When it comes to home improvement projects the best choice is replacing your old windows with new energy star replacement windows. These have to meet a certain set of standards in order to qualify for the label.
What Criteria Do They Have to Meet?
Every replacement window that has the energy star label has to be manufactured by an energy star partner. In addition, they are tested independently and certified by the NFRC (National Fenestration Rating Council).
The NFRC ratings of the window must meet the efficiency guidelines that have been set by the United States Department of Energy. The Department of Energy does not have any specific technology requirements for a energy efficient window. However, there are some features that are common in many of the windows that qualify.
Windows are designed to protect your home from the elements, just as a winter coat does. For this reason, you are going to need to pick a window that makes sense for your particular climate. There are some that are best at keeping you warm while others are great at keeping your home cooler. The performance criteria is based on climate zones and ratings that have been certified by the NFRC.
Two elements qualify a window for the Energy Star rating, U-factor and SHGC (solar heat gain coefficient). With these 2 numbers the lower the better in efficiency.
People that live in the northern part of the country need to look for a window that has a U-factor that is less than or equal to 0.30 and has a SHGC of “any” by definition.
People living in north central areas will want to choose a window with a U-factor of lower than 0.30 and a SHGC ranking of less than 0.40.
The individuals that reside in the south central part of the country will want to look for windows that have a U-factor of lower than 0.35. The SHGC should be less than 0.30.
Individuals living in the south need to look for U-factors that are lower than 0.60 and SHGC ratings of less than 0.27.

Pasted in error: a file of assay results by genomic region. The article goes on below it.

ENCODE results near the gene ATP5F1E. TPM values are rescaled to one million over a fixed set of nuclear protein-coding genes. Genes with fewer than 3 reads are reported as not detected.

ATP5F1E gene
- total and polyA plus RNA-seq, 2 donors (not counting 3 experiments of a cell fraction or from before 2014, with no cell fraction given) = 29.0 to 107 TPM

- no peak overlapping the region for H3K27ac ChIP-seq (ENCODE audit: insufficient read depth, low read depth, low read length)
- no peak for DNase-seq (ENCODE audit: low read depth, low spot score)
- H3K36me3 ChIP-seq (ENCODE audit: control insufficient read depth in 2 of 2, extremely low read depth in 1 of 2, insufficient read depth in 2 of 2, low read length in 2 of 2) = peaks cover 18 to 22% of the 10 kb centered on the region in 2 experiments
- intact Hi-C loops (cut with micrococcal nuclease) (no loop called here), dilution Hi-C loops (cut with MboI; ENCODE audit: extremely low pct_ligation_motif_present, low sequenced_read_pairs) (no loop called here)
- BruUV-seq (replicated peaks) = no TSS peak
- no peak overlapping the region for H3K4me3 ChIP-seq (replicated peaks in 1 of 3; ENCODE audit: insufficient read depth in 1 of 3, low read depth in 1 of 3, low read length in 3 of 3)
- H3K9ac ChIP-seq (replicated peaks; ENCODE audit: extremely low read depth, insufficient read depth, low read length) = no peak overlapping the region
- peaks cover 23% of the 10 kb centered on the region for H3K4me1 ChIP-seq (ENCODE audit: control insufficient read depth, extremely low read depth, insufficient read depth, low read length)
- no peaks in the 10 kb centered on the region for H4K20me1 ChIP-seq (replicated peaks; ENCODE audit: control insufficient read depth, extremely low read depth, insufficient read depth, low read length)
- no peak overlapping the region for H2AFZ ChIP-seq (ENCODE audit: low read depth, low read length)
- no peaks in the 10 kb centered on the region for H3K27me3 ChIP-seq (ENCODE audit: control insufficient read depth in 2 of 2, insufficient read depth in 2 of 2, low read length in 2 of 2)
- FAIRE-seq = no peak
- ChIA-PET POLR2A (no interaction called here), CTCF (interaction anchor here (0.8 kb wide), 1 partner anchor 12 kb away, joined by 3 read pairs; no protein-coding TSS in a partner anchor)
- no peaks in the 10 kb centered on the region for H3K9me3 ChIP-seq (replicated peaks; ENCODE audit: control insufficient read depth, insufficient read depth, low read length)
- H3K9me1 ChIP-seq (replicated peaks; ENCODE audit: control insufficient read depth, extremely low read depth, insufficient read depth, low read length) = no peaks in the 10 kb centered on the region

I know your head is spinning, right? Here is a chart that should help.
Common Product Features
There are several common features that qualifying products will have. While these features are not required, they are still what are commonly used in order to achieve Energy Star® status.
Frame Materials: The frame materials used in energy efficient windows are often durable and require little maintenance. The materials help reduce the transfer of heat and insulate better.
Low-E Glass: The glass of the window is coated to reflect infrared light. This allows it to keep the heat inside during the winter and outside during the summer. In addition, these coatings help protect the inside of your home from ultraviolet light that can damage furnishings.
Gas Fills: Another common feature of energy efficient replacement is gas fills between the panes. Krypton and Argon are the two most commonly used gasses used.
Multiple Panes: double paned glass is much more efficient than single pane. The space in the middle is filled with gas to provide better insulation.
Energy Star Replacement Windows Reviews
There are several choices when it comes to energy star rated window. Andersen windows are one company that offers several choices in there line.
It is important to read the reviews before making a decision. You will want to consider the area that you live in when you are looking for new replacement windows for your home. Look at the recommended U-factor ratings for your particular climate area.
Consumer reviews offers advice on choosing the appropriate energy efficient windows. Consumer reports offer some of the best sources of information as they are based on experience from actual users as opposed to just tests from the labs.
Clad windows are often some of the best rated windows. The main reason for this is because they do not require any type of maintenance or covering for the outside. Andersen windows offers vinyl clad windows for around $250 and up. There are also great fiberglass windows available at a bit higher cost.
Makes Window Shopping Easier
One of the other benefits of the Energy Star rating is that it make your shopping around easier. If you main concern is efficiency then are you need to do is look Star logo and you know what minimum ratings that window has
I’m in the Piedmont area of NC. Would you guys say that 24 (4 BR 2 story house) double hung vinyl, interlocking replacement windows, most 32″X74″, double paned with double coated low-e glass with 5/8″ argon filled gap, colonial grids, top sash reinforcements, foam filled construction using only new vinyl, guaranteed to never yellow or “chalk”, dual top camber locks, fold out feature, installation includes any repairs or squaring of frames, special foam insulation between frame and window, and a LOT more safety features and bells and whistles, lifetime warranty with a transferable 30 year warranty for $10,200 is a good deal? Even the glass is warranted for life if, say, a lawn mower kicks up a rock and breaks it it’s replaced for free. That’s $425 per window incl install. 2 day completion if 2 workers. 1 day completion if 3 workers. It is marketed, sold, and installed by the manufacturer themselves.
$425 per window is a good price for a vinyl window and installation like you described.